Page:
Nuclear hot streak continues
U.S. nuclear power plants kept operating at high levels of safety and efficiency in 2005, according to performance indicators compiled by the World Association of Nuclear Operators (WANO). Nuclear power accounts for 19.4% of American electricity production.
For the fourth time in the past five years, the U.S. nuclear industry’s unit capability factor—a measure of efficiency—topped 90%. The 90.3% capability factor for 2005 was within one percentage point of the 91.2% record set in 2002 and matched in 2004. Unit capability factor represents the percentage of its maximum output that a plant supplies to the electric grid. It is limited only by factors within the control of plant managers.
Nuclear plant capacity factors also remained high, at 89.6% (Figure 1). Collectively, U.S. nukes outperformed all other plant types (Table 1). The top 25% of the nuclear plant fleet (Quartile 1) remained strong, with a three-year rolling average capacity factor of 96.5% (Figure 2). As a group, even the least productive nuclear plants (Quartile 4) outperformed the average for all coal plants in the U.S.
1. Future is bright. The U.S. nuclear power industry continues to set new performance records. 2005 data are preliminary. Sources: Nuclear Energy Institute, U.S. Energy Information Administration, Global Energy Decisions
2. On a roll. U.S. nuclear industry capacity factors by quartile (three-year rolling average). 2005 data are preliminary. Sources: Nuclear Energy Institute, U.S. Energy Information Administration, Global Energy Decisions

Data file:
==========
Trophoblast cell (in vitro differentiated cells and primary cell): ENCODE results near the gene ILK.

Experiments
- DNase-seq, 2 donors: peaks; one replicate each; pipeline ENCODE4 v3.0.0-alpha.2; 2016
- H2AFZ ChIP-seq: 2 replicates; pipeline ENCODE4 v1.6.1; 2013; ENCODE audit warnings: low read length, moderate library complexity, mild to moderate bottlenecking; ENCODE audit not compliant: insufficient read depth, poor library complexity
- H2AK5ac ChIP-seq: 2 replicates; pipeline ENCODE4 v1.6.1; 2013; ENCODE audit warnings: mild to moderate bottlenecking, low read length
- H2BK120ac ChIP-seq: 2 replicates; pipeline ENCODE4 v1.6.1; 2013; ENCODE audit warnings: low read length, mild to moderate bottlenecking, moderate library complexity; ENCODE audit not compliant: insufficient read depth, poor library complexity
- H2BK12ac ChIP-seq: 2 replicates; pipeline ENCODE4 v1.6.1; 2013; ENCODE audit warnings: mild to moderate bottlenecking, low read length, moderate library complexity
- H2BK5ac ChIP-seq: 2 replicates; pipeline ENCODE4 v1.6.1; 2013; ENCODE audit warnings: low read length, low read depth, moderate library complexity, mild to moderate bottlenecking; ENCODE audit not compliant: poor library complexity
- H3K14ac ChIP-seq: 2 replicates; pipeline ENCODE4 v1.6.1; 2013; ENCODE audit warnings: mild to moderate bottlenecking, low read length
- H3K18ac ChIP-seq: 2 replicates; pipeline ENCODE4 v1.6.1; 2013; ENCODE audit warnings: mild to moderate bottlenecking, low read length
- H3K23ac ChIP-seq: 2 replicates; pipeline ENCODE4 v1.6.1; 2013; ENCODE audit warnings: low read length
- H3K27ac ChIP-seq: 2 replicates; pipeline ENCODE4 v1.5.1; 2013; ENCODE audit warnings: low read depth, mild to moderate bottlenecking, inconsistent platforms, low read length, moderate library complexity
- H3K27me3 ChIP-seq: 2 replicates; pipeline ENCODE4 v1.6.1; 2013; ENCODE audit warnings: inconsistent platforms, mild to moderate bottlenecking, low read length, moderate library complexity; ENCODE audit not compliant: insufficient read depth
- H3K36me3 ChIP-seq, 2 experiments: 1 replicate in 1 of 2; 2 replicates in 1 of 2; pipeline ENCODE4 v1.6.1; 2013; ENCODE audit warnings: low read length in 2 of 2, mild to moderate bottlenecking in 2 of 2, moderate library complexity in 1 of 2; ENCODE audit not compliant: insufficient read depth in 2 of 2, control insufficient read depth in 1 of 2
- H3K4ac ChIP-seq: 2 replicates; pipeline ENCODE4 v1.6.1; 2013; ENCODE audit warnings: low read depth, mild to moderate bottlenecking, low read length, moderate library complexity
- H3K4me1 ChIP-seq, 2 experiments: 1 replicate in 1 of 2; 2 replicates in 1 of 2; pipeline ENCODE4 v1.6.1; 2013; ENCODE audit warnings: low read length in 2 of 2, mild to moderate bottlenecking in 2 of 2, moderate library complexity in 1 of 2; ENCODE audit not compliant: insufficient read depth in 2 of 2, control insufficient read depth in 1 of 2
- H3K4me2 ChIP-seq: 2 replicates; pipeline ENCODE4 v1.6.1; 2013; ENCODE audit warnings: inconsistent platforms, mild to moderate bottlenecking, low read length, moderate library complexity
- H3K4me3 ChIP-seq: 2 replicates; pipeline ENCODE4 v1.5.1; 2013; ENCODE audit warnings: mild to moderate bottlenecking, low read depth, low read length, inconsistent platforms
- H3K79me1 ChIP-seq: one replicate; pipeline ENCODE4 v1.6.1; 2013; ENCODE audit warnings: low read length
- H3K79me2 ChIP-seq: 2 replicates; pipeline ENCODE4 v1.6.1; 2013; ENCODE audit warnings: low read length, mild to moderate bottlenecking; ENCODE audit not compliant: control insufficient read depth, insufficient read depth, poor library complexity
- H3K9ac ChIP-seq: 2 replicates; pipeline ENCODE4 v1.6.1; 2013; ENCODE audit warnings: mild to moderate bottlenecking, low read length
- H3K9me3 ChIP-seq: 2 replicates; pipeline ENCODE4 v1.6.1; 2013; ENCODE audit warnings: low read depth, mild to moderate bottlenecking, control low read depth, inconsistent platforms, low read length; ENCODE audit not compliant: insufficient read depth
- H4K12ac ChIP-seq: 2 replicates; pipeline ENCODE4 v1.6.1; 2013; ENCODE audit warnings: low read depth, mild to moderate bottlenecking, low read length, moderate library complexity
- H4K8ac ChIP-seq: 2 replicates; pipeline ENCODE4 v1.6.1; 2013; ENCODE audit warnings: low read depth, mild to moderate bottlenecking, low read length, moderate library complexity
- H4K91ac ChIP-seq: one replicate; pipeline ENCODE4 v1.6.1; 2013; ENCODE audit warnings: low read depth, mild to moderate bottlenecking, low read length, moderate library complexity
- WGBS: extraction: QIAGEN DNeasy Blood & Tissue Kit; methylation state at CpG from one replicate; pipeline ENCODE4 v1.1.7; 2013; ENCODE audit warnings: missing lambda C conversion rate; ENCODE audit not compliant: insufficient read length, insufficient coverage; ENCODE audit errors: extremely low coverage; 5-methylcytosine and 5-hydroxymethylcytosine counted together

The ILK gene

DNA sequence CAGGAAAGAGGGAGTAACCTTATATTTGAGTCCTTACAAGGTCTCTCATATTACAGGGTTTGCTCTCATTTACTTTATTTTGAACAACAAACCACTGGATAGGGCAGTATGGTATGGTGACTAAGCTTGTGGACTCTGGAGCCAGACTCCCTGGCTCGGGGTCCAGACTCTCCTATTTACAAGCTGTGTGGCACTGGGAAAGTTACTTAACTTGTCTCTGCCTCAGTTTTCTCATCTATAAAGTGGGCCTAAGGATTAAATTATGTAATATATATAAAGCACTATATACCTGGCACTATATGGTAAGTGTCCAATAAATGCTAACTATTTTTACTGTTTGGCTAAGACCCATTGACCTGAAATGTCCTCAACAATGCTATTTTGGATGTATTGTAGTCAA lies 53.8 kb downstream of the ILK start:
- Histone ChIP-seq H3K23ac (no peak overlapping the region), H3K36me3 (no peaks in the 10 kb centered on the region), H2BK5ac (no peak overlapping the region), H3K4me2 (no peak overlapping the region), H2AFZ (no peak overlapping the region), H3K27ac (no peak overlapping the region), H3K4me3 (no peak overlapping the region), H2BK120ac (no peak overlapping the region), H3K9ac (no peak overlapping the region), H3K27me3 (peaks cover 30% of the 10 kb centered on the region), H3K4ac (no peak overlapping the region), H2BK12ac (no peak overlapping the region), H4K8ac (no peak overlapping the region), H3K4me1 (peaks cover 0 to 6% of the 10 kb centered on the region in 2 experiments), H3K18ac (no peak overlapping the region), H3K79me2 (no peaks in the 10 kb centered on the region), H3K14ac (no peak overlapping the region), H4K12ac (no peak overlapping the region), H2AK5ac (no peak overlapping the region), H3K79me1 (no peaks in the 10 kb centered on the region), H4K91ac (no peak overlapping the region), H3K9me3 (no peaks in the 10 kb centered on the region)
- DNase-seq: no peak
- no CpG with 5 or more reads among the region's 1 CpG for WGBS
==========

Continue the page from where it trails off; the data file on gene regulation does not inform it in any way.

Last year, U.S. nuclear plants produced 783 billion kWh, nearly equaling 2004’s all-time record of 789 billion kWh. That was remarkable performance, considering that more than 40% of the nation’s 103 nuclear reactors were shut down for refueling last spring, compared with 25% in the spring of 2004.
The U.S. nuclear power sector also sustained near-record safety performance in areas such as safety system reliability, worker safety, unplanned automatic reactor shutdowns, and protection of workers from radiation exposure. “The stellar 2005 performance indicators exemplify the nuclear industry’s ability to achieve excellence over a period of many years,” said Frank L. “Skip” Bowman, president and CEO of the Nuclear Energy Institute. “The performance measures clearly demonstrate that the U.S. continues to be a world leader in safe and secure nuclear plant operation.”
Table 1. U.S. capacity factors by plant type for 2005 (based on preliminary data). Sources: Nuclear Energy Institute, U.S. Energy Information Administration, Global Energy Decisions
The performance data compiled by WANO are analyzed by the Atlanta-based Institute of Nuclear Power Operations (INPO), which promotes excellence in U.S. nuclear power plant safety and operations. INPO uses the data to set challenging benchmarks against which plant safety and operation can be measured. Other highlights of the U.S. nuclear power industry’s performance in 2005 include:
- Unplanned automatic reactor shutdowns. The median industry value was zero per plant for the second year in a row and for the eighth time in the past nine years. In 2005 the industry had the fewest number of unplanned automatic shutdowns since WANO began collecting data. In 2003, the only year in this recent span when the median industry value was not zero (0.8 per plant), unplanned shutdowns at nine plants were caused by the August 14 blackout that affected much of the Midwest and East Coast.